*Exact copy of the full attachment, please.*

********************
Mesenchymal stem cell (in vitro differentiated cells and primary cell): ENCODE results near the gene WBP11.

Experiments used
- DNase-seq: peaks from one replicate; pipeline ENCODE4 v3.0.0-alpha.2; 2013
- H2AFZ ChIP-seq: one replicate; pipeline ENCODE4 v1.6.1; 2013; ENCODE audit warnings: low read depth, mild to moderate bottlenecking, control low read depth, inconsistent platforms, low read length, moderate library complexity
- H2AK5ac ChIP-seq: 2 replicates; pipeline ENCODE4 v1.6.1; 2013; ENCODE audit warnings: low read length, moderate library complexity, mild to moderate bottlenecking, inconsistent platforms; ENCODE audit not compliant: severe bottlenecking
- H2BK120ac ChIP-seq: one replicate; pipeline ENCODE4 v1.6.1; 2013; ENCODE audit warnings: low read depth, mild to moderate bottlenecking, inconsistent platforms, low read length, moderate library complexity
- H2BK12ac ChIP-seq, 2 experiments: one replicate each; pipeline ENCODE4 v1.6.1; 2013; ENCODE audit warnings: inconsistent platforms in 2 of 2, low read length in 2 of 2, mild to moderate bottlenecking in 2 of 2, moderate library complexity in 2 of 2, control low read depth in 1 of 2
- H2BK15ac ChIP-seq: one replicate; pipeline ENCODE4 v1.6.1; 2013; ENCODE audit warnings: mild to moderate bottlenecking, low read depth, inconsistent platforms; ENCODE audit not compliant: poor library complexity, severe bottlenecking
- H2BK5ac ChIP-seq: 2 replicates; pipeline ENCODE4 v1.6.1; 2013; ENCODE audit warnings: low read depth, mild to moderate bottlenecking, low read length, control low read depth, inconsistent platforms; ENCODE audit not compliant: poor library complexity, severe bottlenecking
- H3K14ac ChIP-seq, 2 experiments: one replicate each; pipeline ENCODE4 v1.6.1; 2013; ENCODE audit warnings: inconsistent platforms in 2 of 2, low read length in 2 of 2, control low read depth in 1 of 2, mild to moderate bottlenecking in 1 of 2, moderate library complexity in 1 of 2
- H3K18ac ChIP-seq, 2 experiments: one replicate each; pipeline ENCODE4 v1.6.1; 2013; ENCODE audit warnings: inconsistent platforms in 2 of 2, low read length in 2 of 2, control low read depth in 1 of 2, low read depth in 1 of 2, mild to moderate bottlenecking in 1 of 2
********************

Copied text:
Mesenchymal stem cell (in vitro differentiated cells and primary cell): ENCODE results near the gene WBP11.

Experiments used
- DNase-seq: peaks from one replicate; pipeline ENCODE4 v3.0.0-alpha.2; 2013
- H2AFZ ChIP-seq: one replicate; pipeline ENCODE4 v1.6.1; 2013; ENCODE audit warnings: low read depth, mild to moderate bottlenecking, control low read depth, inconsistent platforms, low read length, moderate library complexity
- H2AK5ac ChIP-seq: 2 replicates; pipeline ENCODE4 v1.6.1; 2013; ENCODE audit warnings: low read length, moderate library complexity, mild to moderate bottlenecking, inconsistent platforms; ENCODE audit not compliant: severe bottlenecking
- H2BK120ac ChIP-seq: one replicate; pipeline ENCODE4 v1.6.1; 2013; ENCODE audit warnings: low read depth, mild to moderate bottlenecking, inconsistent platforms, low read length, moderate library complexity
- H2BK12ac ChIP-seq, 2 experiments: one replicate each; pipeline ENCODE4 v1.6.1; 2013; ENCODE audit warnings: inconsistent platforms in 2 of 2, low read length in 2 of 2, mild to moderate bottlenecking in 2 of 2, moderate library complexity in 2 of 2, control low read depth in 1 of 2
- H2BK15ac ChIP-seq: one replicate; pipeline ENCODE4 v1.6.1; 2013; ENCODE audit warnings: mild to moderate bottlenecking, low read depth, inconsistent platforms; ENCODE audit not compliant: poor library complexity, severe bottlenecking
- H2BK5ac ChIP-seq: 2 replicates; pipeline ENCODE4 v1.6.1; 2013; ENCODE audit warnings: low read depth, mild to moderate bottlenecking, low read length, control low read depth, inconsistent platforms; ENCODE audit not compliant: poor library complexity, severe bottlenecking
- H3K14ac ChIP-seq, 2 experiments: one replicate each; pipeline ENCODE4 v1.6.1; 2013; ENCODE audit warnings: inconsistent platforms in 2 of 2, low read length in 2 of 2, control low read depth in 1 of 2, mild to moderate bottlenecking in 1 of 2, moderate library complexity in 1 of 2
- H3K18ac ChIP-seq, 2 experiments: one replicate each; pipeline ENCODE4 v1.6.1; 2013; ENCODE audit warnings: inconsistent platforms in 2 of 2, low read length in 2 of 2, control low read depth in 1 of 2, low read depth in 1 of 2, mild to moderate bottlenecking in 1 of 2